A. I have had the privilege to work with thousands of people internationally to address smoking in cancer care. We have developed several institutional programs, most notably at Roswell Park Cancer Institute and here at the Medical University of South Carolina. Our program at Roswell Park not only increased access to care, but also improved survival in patients who participated in the phone-based program.

At MUSC Health, our cessation program has reduced readmissions and costs associated with hospitalization. We also worked with the Michigan Oncology Quality Consortium to implement cessation efforts using State Quitlines across community oncology practices in Michigan. This was the largest effort demonstrating that quitlines can provide evidence-based care in a diverse set of oncology clinics, including small and large clinical settings.

We played a significant role in the development of the Cancer Moonshot Initiative through the Cancer Centers Cessation Initiative (C3I). This is a $30 million National Cancer Institute effort to implement clinical cessation programs across 52 NCI Designated Cancer Centers. The C3I helped deliver support to more than 76,000 patients across the United States through 2021.

We have also worked extensively with the Canadian Partnership Against Cancer (CPAC) to implement cessation as a standard of cancer care over the past decade. The initiative had increased access to evidence-based care at 87% of cancer centers across Canada by 2020.

These initiatives have led to profound progress in helping patients quit and significant improvement in the education of providers and patients about the importance of quitting smoking after a cancer diagnosis.

We continue work with these national initiatives and have started working with the American College of Surgeons Commission on Cancer to develop the Just Ask program, which is expanding implementation of smoking and smoking cessation opportunities across more than 1,500 accredited sites. These sites represent more than 70 percent of newly diagnosed cancer patients annually.

In parallel with these initiatives, we have worked with several major cancer organizations, including the American Society for Clinical Oncology, American Association for Cancer Research, International Association for the Study of Lung Cancer, and others to develop specific advocacy and guidelines for addressing smoking in cancer care. These initiatives have increased awareness of the importance of addressing smoking in cancer care; collectively these initiatives have touched the lives of hundreds of thousands of cancer patients.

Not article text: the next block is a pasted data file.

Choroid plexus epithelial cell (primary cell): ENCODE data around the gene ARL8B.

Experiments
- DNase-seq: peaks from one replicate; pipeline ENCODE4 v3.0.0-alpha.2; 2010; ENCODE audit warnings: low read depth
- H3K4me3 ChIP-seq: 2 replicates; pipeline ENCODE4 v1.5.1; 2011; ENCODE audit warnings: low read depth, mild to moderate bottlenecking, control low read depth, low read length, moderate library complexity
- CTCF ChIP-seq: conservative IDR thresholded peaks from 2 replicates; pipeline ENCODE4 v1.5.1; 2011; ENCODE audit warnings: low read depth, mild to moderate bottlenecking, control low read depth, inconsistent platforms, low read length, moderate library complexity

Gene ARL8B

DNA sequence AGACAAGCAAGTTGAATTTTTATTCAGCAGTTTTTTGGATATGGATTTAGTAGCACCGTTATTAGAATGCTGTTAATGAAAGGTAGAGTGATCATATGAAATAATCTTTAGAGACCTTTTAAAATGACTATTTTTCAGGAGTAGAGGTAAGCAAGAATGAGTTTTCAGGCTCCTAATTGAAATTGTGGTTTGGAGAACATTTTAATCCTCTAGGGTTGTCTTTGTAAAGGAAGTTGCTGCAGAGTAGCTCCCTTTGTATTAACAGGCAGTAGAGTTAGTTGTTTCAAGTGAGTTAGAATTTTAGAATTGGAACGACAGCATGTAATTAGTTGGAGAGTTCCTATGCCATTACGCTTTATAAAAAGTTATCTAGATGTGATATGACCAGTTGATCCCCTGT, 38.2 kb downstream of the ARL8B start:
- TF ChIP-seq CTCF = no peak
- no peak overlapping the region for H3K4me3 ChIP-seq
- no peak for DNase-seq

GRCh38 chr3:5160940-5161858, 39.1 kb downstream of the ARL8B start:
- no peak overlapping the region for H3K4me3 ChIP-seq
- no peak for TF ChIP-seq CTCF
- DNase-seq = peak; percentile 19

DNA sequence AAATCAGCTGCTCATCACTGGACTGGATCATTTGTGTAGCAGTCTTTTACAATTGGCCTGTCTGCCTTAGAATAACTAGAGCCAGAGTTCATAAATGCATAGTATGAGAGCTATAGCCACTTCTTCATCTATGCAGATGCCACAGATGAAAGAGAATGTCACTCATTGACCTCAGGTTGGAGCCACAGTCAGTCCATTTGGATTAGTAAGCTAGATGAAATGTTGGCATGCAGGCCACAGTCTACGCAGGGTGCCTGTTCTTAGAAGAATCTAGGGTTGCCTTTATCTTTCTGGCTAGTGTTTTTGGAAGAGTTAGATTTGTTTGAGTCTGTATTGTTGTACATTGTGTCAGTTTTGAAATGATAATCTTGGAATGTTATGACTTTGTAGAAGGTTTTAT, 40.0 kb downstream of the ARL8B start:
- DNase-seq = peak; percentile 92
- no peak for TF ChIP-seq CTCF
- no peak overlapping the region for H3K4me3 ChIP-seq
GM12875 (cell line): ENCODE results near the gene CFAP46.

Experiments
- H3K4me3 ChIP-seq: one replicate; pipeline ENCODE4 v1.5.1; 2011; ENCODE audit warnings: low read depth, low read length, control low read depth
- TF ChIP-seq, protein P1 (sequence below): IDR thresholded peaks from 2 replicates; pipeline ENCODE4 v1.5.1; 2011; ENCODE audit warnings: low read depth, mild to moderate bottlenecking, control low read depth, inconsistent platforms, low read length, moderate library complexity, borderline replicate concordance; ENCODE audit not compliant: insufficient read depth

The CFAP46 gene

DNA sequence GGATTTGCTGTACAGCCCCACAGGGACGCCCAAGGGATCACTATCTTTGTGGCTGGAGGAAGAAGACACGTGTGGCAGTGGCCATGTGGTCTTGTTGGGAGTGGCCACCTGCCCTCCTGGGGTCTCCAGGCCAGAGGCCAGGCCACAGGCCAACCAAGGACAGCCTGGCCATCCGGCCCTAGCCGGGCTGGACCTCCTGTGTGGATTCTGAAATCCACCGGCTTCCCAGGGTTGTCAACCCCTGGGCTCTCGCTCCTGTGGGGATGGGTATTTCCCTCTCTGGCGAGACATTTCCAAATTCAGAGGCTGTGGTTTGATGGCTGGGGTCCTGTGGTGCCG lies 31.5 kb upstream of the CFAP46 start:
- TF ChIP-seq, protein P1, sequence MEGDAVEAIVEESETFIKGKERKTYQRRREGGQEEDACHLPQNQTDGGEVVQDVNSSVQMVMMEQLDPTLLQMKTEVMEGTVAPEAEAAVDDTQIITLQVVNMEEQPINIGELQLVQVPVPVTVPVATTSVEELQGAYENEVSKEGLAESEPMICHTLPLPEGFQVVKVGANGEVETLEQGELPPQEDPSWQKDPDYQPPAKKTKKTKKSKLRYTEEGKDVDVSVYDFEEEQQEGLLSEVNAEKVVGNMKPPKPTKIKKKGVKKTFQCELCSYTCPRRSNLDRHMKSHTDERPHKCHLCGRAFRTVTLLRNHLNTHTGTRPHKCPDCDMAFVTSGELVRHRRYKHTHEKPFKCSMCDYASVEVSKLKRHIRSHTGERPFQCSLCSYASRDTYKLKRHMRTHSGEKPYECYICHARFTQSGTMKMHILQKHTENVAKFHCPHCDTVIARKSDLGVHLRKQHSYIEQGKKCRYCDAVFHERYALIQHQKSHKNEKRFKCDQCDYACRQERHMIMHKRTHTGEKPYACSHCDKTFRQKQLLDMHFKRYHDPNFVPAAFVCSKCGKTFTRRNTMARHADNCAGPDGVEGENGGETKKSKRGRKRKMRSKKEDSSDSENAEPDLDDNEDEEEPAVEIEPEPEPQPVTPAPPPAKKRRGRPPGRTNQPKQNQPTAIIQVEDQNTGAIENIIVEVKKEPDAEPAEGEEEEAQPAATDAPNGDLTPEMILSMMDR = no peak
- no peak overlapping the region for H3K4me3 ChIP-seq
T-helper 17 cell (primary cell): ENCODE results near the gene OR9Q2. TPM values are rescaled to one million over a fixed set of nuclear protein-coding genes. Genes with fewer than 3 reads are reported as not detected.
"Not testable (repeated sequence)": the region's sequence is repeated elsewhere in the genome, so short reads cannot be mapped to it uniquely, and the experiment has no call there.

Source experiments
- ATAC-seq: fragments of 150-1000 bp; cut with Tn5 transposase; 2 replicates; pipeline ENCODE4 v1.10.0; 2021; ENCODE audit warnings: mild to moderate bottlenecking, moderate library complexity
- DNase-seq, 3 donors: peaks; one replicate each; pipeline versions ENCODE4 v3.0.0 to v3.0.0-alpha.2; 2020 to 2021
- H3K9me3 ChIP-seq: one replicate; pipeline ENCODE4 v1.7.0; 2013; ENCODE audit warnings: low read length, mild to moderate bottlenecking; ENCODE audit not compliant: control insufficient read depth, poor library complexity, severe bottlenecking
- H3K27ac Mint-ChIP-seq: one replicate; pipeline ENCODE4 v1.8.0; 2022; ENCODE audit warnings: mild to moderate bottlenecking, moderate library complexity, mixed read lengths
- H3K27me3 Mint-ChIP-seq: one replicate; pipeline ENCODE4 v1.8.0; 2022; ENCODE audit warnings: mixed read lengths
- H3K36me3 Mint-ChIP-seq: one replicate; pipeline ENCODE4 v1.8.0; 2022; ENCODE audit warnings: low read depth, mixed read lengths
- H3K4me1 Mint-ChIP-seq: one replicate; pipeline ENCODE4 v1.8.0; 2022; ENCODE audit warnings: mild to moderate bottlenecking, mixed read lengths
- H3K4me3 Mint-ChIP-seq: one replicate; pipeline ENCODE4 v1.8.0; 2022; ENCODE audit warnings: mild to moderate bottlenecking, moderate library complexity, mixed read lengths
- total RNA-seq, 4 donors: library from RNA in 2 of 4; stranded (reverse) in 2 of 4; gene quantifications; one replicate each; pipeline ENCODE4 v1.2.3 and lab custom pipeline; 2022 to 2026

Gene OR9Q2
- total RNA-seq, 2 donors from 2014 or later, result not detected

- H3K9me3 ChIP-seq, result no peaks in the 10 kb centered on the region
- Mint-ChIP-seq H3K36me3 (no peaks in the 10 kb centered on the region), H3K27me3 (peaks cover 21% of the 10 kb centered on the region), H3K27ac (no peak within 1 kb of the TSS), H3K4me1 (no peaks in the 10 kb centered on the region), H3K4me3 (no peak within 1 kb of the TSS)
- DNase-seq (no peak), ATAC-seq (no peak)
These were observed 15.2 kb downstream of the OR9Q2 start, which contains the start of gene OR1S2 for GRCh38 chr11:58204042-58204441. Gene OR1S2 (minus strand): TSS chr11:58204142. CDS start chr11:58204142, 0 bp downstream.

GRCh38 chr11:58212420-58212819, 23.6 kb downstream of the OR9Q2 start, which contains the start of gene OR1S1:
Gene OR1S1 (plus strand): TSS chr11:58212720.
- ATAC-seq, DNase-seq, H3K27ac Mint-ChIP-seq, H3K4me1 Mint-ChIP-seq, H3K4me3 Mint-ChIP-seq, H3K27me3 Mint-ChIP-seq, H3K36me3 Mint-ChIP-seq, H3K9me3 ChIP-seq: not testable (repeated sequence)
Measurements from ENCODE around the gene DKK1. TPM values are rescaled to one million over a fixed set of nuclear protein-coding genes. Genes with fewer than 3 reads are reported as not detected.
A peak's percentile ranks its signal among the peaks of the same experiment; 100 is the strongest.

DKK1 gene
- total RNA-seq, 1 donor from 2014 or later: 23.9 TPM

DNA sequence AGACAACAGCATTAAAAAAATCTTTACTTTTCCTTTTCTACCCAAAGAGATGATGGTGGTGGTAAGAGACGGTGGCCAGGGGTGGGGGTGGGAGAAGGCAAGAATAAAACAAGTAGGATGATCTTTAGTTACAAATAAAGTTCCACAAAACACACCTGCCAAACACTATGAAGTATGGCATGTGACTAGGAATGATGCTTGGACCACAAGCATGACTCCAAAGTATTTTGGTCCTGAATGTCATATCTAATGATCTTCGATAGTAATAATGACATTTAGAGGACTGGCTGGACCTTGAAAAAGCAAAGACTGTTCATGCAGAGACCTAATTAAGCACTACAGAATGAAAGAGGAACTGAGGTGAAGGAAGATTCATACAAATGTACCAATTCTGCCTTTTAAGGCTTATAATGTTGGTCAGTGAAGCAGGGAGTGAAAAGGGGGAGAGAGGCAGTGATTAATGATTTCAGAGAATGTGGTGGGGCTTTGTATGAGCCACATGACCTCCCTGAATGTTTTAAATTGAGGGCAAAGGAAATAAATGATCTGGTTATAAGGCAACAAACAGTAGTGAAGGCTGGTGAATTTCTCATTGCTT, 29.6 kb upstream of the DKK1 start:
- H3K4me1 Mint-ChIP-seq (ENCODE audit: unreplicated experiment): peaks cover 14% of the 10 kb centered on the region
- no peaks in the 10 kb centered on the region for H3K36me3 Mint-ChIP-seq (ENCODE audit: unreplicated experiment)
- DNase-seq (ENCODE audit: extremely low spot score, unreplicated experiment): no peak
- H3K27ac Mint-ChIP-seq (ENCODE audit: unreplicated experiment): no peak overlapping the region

Q. What clinical trials are available for cancer patients who want to quit smoking?

A. The Department of Radiation Oncology spearheaded development of the Hollings Cancer Center Cessation Program in 2013, which has been merged into the MUSC Health Tobacco Treatment Program developed by Dr. Michael Cummings and led by Dr. Benjamin Toll. Overall, MUSC Health’s Tobacco Treatment Program has helped support investigators and attracted more than $14 million in research funds. Clinical trials are available to help patients quit smoking as a part of cancer screening and treatment, and ongoing research is aimed at identifying optimal methods to help patients quit smoking.

Q. What other research activities are ongoing in the Department of Radiation Oncology?

The department has expanded access to clinical trials by screening more than 80 percent of all cancer patients for trial eligibility over the past eight years. We have also led novel development of yogic breathing as an adjunct to cancer care and overall health.

We recently recruited a national leader in clinical trials design. Several faculty members are opening nationally funded clinical trials. We continue working to develop highly integrated data resources linking radiotherapy care to the tumor registry, medical records and patient-reported outcomes. We are also working with industry partners to spearhead development of a comprehensive digital transformation platform that links real-time patient-reported outcomes, symptom tracking, wearable devices and operations with in-depth analytics and artificial intelligence.

Dr. Warren practices at MUSC Health University Medical Center, 171 Ashley Avenue. To make an appointment, call 843-792-9300.